Susan Reda:    I think it's, the word you used when we started this discussion is endless change. There is nothing rote about retail. Yes, we open the doors every day and we welcome customers in. They're never the same customers. The merchandise is always changing. Our approach to business strategy is always changing. I think it's change. I think that if you got too comfortable and you thought you knew what retail was all about, wow did 2022 shake you up. 

Bill Thorne:    Yeah.

Susan Reda:    It is not what you thought it was. The customer is changing. Gen Z has made us rethink a whole lot of things. I think it's really interesting that that demographic and the one that will follow them, Gen A, they want to put their own creativity and stamp on things. They're very interesting shoppers because obviously digital natives and Gen A.

Bill Thorne:    Yeah. 

Susan Reda:    Gen A born into smartphones — they don't know life without smartphones. But at the same time, they are very interested in analog experiences. They may not buy lots of magazines, but they are interested in zines. 

Bill Thorne:     Oh yeah.

Susan Reda:     So those magazines being something that's very specific to them. They acknowledge that social media, while they love it, they acknowledge that it presents mental health challenges for them.

Bill Thorne:     Yeah. 

Susan Reda:    They're looking for ways to step back and you know what? We're seeing the return of a flip phone, this nostalgic other technology that we have moved past, but they didn't experience that. And so, they're kind of curious about it. It'll be really interesting to see where this next generation takes retail. I think it's going to be a hell of a ride. But I think again, it's just going to challenge us every step of the way to change and to rethink.

Bill Thorne:    It's funny, you made me think of something. When I bought my first car, I did not get automatic transmission. I just got a stick. I brought it home and I showed my mom and dad, and my mother was just astounded. She goes, ‘Why in the world did you not get automatic transmission?’ I said, ‘Well, I like using the stick.’ She goes, ‘I cried the first time I got an automatic transmission car. It was just so revolutionary. I mean, it was just phenomenal. And now you want to drive a stick?’ So, I only say that because you know what was and what is, always goes back to what was and this fascination. I didn't know life before automatic transmissions, and I just thought it was fun to drive a stick. Flip phones, please. 

Susan Reda:    I know, but they're coming. Have you followed on the fashion side? Everything slash core, cottage core and I saw macrame core. Young people are doing macrame and knitting and making their own clothes.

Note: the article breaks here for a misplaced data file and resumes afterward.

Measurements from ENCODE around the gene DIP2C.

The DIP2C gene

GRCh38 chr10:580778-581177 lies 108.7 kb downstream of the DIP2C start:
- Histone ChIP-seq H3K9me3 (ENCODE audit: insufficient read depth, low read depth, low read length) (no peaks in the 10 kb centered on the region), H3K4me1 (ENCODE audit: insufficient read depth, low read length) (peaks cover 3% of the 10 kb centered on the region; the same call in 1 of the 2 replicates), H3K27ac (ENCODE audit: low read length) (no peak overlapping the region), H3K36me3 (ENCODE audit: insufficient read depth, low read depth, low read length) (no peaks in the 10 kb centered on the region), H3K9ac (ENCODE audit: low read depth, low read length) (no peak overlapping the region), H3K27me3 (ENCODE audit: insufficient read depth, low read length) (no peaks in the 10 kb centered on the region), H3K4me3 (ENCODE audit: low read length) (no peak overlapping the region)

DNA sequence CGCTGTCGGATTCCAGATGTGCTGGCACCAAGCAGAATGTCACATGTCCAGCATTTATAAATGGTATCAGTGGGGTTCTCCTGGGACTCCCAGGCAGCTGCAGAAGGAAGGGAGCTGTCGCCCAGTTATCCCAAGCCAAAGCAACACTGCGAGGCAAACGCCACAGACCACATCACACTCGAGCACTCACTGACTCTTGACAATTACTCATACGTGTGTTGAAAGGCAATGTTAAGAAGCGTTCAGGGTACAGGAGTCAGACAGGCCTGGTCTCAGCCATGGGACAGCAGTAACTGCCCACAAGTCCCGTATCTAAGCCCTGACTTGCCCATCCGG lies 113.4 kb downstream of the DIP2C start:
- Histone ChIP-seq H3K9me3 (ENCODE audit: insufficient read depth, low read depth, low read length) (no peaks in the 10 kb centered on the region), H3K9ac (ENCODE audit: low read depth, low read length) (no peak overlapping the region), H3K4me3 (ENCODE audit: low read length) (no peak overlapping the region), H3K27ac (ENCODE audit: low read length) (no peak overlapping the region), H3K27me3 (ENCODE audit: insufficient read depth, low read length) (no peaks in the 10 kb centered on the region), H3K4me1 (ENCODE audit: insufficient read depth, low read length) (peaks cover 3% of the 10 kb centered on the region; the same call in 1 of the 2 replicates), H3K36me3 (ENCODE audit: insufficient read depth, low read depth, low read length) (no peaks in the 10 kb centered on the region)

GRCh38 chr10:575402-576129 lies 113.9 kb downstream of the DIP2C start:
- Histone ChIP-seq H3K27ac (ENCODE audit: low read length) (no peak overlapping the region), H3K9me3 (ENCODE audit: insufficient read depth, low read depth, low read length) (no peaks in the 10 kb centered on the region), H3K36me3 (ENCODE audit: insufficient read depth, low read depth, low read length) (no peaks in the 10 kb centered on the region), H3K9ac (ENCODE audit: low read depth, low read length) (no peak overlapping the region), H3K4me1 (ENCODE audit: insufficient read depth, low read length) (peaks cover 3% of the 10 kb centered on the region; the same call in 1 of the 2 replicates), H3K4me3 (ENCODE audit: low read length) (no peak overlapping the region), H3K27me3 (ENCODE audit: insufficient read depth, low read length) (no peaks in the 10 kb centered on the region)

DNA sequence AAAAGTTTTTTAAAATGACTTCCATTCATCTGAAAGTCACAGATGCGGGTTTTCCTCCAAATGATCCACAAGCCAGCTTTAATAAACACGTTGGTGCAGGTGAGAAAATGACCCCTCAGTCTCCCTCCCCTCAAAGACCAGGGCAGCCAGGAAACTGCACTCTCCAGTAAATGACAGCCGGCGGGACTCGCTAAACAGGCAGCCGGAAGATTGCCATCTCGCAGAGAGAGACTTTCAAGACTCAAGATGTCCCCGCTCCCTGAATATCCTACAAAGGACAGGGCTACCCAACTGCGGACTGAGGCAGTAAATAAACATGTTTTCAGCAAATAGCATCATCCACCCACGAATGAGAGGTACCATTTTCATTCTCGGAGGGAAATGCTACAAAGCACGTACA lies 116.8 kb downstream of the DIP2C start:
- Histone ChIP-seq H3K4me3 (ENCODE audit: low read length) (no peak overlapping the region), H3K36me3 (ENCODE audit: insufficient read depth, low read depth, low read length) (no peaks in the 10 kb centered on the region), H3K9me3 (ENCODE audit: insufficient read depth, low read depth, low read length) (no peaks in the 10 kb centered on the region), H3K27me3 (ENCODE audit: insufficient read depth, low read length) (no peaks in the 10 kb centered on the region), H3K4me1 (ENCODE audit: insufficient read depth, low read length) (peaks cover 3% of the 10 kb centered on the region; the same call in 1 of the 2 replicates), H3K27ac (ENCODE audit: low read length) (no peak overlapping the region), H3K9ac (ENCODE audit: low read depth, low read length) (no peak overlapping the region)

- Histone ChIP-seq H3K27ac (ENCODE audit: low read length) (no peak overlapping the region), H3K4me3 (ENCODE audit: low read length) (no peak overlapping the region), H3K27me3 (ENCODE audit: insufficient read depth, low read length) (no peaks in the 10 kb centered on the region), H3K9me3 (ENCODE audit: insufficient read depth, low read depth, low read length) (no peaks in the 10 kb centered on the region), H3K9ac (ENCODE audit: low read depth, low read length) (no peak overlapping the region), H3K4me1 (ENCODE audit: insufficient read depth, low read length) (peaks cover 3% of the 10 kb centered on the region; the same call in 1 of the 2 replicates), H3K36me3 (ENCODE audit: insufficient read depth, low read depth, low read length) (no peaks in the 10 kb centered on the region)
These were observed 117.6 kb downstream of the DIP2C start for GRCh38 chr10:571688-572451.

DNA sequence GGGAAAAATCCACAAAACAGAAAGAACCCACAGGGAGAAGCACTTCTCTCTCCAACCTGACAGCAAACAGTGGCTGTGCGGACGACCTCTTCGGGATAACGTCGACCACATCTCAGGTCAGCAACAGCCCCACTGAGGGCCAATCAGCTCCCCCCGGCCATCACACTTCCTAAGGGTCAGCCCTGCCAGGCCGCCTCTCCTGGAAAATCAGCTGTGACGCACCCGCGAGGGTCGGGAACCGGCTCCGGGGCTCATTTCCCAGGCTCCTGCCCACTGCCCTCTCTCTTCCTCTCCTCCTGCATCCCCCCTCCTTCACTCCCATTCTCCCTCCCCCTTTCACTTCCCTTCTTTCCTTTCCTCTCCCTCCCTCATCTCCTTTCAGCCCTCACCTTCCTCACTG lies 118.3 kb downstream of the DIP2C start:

Bill Thorne:     <Laugh>

Susan Reda:     And cutting up their t-shirts to stitch them together and making—

Bill Thorne:    Is tie-dye back? Do you remember tie-dye?

Susan Reda:    I, of course, remember tie-dye. <laugh> I hope it's not back.

Bill Thorne:     <Laugh>

Susan Reda:    Again, who knows.

Bill Thorne:    We use to tie-dye everything. And then it's like, really? Now I see people in tie-dye, I think, that's really cool. Any who, as you know, we have a lot of listeners who are students and interested in retail and interested in a career in retail. You've been around retail for a few years. What is your best career advice?

Susan Reda:     Oh boy. I think it's to just constantly be curious. Stay curious and keep asking questions about everything you see. No question is stupid. I've asked some that may be bordering on stupid, but you know what? I've always learned from it. I think be curious, be informed. Then, I throw in, be nice and be humble. Because people like nice people and the more humble you are, the more you learn.

Bill Thorne:    We were talking about that last night at dinner. I went with my Foundation team and one of the things that, I don't know who said it, but they said people won't remember who you are, but they will always remember how you treated them, basically. 

Susan Reda:    Yep. 

Bill Thorne:    Unfortunately, Susan, we are out of time, but you can find Susan's full article outlining all of her predictions in her post, “10 retail predictions for 2023”, on nrf.com. Susan Reda, it’s always, always, always a pleasure talking with you.

Susan Reda:    It's so fun for me, Bill. Thank you. This was really good.

Bill Thorne:    And thank you all for joining us for another episode of Retail Gets Real. You can find more information about this episode at retailgetsreal.com. I'm Bill Thorne, this is Retail Gets Real. Thanks for listening and until next time.